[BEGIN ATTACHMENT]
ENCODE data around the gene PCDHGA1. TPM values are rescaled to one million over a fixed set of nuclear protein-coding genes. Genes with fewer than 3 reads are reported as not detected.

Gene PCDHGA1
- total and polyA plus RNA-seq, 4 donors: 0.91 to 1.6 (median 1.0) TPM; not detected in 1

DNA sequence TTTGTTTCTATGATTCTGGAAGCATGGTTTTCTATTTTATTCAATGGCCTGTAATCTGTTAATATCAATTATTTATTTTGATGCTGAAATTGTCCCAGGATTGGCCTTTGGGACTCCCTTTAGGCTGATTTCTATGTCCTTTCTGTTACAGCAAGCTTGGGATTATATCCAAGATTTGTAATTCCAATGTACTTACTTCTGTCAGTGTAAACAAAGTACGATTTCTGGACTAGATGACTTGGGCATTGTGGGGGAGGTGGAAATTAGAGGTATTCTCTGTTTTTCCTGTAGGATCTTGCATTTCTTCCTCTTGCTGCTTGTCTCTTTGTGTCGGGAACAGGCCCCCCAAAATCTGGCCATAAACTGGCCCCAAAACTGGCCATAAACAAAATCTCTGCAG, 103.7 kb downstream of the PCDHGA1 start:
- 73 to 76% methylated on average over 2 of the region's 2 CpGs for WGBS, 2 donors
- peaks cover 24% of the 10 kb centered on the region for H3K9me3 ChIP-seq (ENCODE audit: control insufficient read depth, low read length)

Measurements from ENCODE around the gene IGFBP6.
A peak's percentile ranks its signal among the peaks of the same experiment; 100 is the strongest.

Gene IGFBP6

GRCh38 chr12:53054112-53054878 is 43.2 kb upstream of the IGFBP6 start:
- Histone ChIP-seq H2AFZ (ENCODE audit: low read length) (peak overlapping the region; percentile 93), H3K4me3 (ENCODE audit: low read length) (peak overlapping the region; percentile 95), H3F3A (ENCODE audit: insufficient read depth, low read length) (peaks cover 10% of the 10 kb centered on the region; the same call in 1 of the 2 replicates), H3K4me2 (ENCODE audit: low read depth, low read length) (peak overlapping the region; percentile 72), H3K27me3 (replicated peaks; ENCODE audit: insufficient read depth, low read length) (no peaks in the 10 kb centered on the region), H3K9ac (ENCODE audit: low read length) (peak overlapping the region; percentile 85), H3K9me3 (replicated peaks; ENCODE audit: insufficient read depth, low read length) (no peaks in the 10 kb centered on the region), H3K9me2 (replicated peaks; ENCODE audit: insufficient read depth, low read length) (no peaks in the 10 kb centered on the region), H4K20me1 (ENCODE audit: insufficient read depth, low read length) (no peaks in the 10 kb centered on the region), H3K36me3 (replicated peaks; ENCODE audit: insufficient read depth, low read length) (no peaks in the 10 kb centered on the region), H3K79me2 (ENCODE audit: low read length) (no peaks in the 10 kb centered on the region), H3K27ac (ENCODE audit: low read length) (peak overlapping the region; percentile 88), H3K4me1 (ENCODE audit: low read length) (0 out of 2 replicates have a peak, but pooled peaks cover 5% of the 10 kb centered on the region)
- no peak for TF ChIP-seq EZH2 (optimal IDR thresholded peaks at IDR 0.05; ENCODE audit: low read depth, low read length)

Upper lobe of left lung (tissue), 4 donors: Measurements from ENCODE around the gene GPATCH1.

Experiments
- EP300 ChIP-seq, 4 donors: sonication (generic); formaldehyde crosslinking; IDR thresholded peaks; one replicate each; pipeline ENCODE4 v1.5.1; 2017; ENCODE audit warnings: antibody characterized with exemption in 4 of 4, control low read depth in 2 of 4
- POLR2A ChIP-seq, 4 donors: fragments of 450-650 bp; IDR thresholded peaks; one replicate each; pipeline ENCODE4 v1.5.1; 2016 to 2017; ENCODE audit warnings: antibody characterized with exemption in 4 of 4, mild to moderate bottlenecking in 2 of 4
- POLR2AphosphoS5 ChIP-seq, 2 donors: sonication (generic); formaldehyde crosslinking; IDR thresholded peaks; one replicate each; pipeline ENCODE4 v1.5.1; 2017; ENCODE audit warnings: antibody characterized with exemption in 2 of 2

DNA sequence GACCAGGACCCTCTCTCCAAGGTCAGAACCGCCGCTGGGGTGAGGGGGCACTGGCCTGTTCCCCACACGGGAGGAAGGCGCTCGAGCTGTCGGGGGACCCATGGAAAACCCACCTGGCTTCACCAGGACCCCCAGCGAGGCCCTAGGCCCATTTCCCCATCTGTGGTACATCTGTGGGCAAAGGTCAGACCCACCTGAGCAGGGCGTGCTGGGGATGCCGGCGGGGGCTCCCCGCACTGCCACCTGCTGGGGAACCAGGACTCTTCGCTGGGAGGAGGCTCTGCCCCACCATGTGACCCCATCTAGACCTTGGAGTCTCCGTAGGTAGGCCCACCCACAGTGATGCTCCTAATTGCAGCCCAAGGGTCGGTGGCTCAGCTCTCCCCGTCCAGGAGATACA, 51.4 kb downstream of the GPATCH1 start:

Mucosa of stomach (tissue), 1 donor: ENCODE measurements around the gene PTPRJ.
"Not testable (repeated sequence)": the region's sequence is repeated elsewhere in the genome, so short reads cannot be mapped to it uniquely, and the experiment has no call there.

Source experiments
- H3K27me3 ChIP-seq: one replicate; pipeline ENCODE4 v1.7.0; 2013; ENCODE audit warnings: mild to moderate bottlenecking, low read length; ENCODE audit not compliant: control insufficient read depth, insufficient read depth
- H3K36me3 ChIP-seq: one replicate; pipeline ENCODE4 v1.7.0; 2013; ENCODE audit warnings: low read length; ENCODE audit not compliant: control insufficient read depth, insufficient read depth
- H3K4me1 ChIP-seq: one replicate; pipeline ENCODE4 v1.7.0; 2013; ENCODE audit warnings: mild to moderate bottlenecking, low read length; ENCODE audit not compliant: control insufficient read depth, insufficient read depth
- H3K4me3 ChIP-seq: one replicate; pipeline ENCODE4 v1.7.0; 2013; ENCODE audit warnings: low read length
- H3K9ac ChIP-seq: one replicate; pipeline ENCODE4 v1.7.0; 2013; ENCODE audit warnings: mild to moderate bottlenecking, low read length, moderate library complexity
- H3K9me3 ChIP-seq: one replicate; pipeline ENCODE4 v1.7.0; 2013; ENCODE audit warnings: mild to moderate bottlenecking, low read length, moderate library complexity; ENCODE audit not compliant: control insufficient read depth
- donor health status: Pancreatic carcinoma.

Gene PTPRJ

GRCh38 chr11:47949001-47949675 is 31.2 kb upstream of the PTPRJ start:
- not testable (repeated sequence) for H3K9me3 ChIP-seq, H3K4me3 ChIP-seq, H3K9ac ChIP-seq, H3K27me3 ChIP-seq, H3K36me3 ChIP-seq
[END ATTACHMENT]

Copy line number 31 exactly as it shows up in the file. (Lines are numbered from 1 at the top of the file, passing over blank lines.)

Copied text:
- not testable (repeated sequence) for H3K9me3 ChIP-seq, H3K4me3 ChIP-seq, H3K9ac ChIP-seq, H3K27me3 ChIP-seq, H3K36me3 ChIP-seq